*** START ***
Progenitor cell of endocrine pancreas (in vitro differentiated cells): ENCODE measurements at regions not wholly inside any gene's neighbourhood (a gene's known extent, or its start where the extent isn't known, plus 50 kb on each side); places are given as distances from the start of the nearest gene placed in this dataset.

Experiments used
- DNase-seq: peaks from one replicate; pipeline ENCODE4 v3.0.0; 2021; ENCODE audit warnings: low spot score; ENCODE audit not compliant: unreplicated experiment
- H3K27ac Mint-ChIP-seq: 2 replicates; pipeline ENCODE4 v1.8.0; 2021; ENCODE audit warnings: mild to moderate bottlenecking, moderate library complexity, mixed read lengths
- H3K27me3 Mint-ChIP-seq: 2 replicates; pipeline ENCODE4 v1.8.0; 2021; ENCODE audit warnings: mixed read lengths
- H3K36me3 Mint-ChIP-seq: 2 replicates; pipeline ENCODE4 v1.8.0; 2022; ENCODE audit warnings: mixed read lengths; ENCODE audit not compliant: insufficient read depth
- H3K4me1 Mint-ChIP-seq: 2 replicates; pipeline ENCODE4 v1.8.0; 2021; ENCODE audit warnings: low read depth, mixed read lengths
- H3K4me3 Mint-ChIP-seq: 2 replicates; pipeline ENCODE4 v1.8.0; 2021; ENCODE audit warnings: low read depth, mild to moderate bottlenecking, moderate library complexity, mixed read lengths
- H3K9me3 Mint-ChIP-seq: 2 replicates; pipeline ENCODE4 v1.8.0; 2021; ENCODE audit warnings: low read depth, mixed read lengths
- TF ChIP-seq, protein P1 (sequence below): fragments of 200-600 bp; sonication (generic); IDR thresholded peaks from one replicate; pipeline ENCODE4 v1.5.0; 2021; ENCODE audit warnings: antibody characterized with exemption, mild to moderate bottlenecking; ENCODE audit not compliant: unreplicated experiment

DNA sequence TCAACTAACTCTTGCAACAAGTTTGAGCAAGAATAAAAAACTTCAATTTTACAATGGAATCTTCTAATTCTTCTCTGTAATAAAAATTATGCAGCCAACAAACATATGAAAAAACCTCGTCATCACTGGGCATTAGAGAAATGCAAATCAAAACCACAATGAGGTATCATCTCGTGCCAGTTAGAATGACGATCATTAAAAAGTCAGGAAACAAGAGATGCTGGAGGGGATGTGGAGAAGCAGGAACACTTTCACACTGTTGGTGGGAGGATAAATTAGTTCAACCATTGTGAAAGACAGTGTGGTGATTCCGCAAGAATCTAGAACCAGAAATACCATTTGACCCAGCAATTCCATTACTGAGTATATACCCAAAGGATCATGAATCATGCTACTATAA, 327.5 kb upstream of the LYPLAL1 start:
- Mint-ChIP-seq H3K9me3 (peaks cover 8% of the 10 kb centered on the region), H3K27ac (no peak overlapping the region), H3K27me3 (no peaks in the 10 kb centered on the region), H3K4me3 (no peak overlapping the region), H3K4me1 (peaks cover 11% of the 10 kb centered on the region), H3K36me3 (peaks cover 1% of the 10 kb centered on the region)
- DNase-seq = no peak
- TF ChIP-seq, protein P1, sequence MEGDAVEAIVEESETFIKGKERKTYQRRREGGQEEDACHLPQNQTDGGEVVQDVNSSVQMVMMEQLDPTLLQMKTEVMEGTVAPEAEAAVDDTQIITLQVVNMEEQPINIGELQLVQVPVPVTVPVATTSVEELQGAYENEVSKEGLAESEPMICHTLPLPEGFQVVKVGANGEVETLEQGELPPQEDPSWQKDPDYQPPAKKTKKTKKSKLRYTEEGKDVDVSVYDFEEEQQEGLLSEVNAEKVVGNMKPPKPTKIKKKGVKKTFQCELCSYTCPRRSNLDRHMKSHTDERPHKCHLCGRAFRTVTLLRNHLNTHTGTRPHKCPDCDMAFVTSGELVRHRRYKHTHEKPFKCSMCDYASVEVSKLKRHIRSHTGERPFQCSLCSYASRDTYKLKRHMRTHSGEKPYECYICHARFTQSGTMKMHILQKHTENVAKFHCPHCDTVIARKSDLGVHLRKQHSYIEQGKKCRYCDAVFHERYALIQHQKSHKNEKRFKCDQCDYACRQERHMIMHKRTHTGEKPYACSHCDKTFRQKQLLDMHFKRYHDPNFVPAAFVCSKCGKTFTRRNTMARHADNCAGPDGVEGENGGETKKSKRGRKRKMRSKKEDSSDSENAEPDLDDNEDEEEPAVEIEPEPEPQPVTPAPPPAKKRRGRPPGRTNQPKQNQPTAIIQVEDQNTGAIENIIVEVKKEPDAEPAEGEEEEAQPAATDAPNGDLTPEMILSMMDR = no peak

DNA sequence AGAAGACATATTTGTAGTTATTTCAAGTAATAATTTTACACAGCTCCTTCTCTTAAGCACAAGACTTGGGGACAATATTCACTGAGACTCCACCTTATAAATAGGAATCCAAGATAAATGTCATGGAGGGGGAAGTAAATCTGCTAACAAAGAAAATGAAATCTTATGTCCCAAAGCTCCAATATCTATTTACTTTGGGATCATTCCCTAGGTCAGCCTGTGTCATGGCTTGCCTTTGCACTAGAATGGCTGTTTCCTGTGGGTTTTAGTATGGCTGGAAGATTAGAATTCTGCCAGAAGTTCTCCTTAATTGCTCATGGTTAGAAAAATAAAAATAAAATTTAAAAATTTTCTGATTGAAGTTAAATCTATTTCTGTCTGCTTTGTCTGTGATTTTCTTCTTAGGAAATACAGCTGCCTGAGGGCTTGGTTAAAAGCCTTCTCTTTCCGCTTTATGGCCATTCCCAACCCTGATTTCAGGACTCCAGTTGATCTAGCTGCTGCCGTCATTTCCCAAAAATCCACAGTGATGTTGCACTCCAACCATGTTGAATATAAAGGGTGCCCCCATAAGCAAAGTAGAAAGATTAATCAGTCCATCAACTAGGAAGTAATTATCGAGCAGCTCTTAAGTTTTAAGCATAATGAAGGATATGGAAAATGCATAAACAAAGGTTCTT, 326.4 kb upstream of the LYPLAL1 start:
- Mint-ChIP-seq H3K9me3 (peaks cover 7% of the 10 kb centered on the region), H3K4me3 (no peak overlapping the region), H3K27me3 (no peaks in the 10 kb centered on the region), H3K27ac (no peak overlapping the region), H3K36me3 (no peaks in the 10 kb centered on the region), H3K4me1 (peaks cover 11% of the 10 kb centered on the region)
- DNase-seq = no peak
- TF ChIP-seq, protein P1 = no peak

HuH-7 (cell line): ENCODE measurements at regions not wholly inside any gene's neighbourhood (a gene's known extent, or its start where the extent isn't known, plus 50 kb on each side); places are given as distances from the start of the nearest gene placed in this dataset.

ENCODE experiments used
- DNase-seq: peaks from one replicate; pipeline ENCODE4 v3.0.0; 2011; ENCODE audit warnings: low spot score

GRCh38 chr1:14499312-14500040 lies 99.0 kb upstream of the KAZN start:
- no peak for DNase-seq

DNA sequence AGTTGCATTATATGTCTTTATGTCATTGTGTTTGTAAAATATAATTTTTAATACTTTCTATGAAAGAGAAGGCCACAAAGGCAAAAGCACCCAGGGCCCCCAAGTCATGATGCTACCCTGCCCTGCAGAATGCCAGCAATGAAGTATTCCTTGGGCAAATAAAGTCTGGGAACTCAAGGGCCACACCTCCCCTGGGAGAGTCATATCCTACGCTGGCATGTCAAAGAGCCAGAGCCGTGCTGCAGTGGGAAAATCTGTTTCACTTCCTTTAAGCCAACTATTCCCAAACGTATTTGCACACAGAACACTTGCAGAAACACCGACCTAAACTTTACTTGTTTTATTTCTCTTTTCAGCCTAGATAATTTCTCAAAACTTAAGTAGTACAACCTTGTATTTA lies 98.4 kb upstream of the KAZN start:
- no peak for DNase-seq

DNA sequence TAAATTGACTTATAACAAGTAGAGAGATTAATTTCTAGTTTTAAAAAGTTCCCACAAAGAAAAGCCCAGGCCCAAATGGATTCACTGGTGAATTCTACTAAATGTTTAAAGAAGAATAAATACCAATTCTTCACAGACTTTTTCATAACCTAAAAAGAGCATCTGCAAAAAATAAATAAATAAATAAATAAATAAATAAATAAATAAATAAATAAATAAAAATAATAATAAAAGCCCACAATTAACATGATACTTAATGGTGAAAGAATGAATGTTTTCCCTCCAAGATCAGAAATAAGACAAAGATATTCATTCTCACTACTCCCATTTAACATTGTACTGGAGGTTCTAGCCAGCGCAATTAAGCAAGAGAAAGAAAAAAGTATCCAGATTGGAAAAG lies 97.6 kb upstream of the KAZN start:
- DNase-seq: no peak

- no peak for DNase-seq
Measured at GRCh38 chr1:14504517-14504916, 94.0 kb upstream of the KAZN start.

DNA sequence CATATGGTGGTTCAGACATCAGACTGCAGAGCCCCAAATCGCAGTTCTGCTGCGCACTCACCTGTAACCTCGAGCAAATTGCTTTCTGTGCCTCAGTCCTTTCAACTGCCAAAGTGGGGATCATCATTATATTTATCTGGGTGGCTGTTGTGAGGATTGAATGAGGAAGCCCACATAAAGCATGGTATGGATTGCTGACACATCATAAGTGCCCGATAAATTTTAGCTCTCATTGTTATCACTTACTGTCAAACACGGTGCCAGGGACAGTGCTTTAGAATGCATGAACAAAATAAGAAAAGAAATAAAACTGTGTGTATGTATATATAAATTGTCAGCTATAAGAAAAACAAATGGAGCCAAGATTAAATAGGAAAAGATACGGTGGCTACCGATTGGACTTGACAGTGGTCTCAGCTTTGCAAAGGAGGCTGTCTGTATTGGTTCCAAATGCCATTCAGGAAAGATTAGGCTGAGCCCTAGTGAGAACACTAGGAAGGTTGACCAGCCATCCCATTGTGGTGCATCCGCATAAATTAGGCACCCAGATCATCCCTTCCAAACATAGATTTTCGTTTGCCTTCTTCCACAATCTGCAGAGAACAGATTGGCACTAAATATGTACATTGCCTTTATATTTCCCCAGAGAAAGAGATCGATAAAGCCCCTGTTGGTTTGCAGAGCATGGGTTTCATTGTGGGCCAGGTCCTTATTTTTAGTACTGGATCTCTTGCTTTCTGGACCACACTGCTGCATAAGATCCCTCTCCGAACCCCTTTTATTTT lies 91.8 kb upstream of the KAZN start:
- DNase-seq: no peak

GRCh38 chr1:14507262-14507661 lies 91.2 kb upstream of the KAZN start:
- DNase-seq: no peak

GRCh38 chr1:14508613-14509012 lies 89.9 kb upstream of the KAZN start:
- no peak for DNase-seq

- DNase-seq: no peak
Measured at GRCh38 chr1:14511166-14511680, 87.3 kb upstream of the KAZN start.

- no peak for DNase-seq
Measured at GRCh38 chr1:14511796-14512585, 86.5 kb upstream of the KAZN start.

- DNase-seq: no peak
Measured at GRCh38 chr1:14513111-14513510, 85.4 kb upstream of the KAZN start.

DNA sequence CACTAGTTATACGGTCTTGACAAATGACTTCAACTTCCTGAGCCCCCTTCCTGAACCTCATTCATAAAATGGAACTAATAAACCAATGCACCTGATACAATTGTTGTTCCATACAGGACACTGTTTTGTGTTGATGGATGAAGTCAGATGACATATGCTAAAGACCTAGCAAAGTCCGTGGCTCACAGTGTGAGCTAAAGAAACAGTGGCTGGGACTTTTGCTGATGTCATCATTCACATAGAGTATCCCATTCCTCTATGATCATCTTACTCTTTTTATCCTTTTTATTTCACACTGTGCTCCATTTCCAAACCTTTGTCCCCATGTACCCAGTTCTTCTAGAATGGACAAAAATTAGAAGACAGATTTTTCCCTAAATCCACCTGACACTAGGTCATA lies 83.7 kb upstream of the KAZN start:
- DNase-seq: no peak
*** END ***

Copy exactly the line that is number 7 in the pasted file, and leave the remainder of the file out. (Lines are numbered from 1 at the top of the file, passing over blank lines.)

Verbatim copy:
- H3K4me1 Mint-ChIP-seq: 2 replicates; pipeline ENCODE4 v1.8.0; 2021; ENCODE audit warnings: low read depth, mixed read lengths